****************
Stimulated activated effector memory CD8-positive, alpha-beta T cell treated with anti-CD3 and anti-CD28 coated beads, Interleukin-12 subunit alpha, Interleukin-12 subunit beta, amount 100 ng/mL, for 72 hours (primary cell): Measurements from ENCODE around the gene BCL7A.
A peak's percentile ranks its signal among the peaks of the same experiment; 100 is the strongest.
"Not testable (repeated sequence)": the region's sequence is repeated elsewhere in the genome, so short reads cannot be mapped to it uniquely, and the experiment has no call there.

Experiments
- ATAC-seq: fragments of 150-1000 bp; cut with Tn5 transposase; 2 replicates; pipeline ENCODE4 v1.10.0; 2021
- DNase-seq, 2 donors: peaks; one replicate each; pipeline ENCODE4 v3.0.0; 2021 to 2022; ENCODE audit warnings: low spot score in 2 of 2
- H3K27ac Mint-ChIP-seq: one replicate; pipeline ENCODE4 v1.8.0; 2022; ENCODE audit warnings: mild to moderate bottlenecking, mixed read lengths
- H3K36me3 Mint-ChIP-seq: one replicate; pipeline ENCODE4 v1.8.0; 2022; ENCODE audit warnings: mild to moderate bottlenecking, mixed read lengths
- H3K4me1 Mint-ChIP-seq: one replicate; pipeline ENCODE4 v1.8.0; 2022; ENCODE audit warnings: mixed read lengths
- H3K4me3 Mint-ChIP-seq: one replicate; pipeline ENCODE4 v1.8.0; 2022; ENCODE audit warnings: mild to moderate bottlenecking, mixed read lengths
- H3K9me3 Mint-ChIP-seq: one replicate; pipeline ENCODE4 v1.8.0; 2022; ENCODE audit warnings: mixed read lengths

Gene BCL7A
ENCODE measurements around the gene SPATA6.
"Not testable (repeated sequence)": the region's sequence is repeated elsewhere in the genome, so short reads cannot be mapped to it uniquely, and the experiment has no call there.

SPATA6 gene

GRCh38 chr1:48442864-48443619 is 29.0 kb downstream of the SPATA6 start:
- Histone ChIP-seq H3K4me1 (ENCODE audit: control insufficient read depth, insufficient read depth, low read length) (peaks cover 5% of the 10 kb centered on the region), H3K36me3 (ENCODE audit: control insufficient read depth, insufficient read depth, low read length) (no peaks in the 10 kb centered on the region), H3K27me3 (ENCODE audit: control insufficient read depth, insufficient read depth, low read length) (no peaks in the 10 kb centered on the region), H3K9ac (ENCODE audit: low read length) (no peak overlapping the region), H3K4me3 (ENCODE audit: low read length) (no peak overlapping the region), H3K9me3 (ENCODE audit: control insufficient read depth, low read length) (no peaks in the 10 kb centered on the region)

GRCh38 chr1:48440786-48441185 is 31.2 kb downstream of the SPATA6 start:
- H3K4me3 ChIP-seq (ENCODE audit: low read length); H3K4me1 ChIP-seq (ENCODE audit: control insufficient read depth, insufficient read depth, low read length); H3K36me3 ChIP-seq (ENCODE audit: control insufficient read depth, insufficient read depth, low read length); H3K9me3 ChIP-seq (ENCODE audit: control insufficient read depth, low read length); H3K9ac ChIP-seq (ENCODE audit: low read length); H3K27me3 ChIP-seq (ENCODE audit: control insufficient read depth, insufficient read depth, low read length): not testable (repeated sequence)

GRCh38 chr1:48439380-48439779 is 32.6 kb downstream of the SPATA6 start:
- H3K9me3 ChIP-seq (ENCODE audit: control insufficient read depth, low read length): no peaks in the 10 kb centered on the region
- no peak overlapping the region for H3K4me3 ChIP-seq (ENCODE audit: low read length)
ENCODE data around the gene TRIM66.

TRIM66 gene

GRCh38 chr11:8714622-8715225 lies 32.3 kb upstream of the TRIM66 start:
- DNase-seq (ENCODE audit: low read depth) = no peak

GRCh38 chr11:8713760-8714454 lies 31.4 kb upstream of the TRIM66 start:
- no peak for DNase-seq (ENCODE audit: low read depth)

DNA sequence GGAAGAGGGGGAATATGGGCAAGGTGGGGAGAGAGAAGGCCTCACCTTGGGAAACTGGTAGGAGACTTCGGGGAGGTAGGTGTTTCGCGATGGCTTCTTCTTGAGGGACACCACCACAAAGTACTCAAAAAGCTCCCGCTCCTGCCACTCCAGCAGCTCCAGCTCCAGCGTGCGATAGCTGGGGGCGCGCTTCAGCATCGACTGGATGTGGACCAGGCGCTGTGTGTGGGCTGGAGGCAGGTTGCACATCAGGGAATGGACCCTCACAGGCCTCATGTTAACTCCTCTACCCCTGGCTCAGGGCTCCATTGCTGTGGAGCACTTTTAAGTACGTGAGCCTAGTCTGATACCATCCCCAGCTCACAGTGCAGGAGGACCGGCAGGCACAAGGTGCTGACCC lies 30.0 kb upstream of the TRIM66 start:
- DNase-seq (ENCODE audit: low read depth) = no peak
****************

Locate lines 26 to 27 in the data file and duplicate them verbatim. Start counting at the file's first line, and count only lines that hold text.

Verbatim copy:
- DNase-seq (ENCODE audit: low read depth) = no peak

GRCh38 chr11:8713760-8714454 lies 31.4 kb upstream of the TRIM66 start: